Getting the Right Winch for Your Construction Job

If you have a construction project coming up, you will certainly need some pushing and pulling equipment to get the job done. Winches are some of the indispensable equipment which you should prioritise when doing your purchase. Since the purchase of winches is not a day-to-day, recurrent activity, but rather a once-in-a while assignment, it is understandable that you may find it tricky to get the right winch for your project. To help you out, below are some tips that look at the critical features in a winch and how they should influence your purchase. 

Weight Capacity This is arguably the most important factor that you should consider first before everything else. The weight capacity of your winch is a key determinant of its ability to handle various loads in your construction workspace. In coming up with the weight capacity rating, manufacturers combine the tensile strength of the line material with the mechanical capacity of the winch. As a rule of thumb, go for a winch with a weight capacity rating that is 1.5 times the weight of your load.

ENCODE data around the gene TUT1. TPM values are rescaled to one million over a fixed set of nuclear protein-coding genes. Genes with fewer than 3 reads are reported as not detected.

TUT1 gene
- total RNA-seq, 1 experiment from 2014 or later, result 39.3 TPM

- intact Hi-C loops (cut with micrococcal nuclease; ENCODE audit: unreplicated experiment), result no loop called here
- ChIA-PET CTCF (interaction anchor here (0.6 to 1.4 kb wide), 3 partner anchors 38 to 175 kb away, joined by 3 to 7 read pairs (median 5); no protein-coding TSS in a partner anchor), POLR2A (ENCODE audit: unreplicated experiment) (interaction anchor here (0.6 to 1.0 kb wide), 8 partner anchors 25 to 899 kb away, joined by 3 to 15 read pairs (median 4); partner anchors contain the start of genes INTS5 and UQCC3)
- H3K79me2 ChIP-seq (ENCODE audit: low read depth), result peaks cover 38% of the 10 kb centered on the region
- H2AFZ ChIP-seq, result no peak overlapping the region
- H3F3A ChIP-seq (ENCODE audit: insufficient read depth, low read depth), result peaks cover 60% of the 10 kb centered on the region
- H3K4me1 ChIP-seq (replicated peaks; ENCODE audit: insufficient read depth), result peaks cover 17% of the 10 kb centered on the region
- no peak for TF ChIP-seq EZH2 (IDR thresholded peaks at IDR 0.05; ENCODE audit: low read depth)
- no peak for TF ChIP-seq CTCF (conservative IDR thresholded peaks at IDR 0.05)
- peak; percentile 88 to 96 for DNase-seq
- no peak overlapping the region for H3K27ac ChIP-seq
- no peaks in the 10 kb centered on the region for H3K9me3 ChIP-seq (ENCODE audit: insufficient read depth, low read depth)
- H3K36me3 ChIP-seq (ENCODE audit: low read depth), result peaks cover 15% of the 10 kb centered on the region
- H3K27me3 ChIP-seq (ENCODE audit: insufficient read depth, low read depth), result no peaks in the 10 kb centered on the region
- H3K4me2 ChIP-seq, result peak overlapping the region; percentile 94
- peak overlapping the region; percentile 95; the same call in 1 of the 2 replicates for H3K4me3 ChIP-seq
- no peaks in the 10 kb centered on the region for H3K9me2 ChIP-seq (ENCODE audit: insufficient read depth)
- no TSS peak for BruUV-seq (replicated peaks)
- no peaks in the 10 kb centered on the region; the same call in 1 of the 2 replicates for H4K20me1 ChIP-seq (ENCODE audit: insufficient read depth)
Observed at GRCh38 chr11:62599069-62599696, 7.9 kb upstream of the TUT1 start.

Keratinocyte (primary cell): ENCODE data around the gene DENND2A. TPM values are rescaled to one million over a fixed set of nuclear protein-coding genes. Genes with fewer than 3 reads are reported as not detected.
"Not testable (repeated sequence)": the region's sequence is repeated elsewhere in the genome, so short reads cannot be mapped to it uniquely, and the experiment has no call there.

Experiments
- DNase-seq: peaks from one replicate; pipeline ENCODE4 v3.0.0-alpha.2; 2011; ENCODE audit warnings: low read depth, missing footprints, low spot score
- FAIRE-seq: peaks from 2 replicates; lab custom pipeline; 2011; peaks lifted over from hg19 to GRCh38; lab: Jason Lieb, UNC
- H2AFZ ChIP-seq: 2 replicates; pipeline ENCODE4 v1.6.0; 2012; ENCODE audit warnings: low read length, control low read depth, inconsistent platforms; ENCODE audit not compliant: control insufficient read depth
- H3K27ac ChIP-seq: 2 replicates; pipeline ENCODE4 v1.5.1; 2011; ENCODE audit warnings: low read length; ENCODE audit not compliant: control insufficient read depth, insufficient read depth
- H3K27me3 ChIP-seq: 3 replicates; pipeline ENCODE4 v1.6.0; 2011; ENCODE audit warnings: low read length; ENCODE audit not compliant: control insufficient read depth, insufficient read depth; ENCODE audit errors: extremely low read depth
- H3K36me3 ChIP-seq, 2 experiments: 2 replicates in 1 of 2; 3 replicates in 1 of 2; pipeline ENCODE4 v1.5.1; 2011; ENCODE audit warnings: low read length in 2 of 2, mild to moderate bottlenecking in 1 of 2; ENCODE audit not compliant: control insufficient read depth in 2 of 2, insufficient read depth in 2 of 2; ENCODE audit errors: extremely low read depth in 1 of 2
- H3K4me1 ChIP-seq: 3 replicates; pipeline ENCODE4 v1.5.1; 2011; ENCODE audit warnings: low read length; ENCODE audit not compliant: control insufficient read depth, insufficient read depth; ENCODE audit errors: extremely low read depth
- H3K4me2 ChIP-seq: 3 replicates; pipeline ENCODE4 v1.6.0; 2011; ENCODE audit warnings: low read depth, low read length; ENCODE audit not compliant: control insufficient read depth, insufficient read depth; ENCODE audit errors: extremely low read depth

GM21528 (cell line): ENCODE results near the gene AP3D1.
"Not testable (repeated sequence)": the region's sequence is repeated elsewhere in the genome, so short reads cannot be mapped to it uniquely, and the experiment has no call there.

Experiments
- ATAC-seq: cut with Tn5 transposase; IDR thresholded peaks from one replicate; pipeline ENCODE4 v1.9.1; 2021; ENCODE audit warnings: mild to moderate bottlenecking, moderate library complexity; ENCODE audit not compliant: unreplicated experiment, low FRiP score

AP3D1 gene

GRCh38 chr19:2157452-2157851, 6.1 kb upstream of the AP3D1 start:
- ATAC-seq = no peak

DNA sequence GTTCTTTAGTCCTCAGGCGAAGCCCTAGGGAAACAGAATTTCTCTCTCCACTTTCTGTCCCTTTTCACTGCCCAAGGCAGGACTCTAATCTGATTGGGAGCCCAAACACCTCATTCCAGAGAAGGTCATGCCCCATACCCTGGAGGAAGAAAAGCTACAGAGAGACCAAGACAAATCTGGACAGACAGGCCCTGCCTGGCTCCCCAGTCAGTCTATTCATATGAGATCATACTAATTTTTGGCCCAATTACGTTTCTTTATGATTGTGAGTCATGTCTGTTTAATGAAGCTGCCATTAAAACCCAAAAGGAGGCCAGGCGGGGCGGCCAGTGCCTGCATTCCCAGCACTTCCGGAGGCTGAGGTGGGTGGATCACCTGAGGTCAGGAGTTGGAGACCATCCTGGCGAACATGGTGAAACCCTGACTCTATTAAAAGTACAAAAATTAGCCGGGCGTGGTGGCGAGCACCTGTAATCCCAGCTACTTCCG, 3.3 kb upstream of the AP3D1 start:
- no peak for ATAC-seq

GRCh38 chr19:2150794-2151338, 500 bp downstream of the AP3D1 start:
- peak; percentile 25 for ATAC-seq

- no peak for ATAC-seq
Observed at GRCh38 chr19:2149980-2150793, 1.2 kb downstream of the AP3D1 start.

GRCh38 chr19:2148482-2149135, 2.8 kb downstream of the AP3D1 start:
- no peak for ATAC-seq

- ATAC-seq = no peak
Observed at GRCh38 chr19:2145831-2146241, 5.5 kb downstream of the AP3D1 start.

The Length of the Line The length of your winch line and the much it can handle are important metrics you must always have on record. The longer the line, the farther it can reach. However, since the maximum rated pull for any winch is at the end of the spool, a longer line means you will take a lot of time unrolling so that you can get the most out of your winch. The way out of this is to keep less line on your spool and spread the rest in readiness for your assignment. For a start, you can have 100 feet in the spool and the extra 50-foot or so outside.

The Line Speed A faster line speed means a shorter wait time as the cable unwinds or winds up. Most winches have faster line speeds, but under heavy loads, they tend to slow down. Load-free speeds differ significantly between brands and models. As you go for faster winding lines, ensure your battery and alternator can handle the load because such speeds come with higher amperage.

The Drivetrain The drivetrain is responsible for the transfer of power to the winch mechanism from the motor. There are three main types of drivetrains: worm gear, planetary gear, and spur gear. The most popular of these is the planetary gear largely because of its lightweight and inexpensive pricing. Other factors include the electrical work, mounting of the winch, and the type of winch motor in place.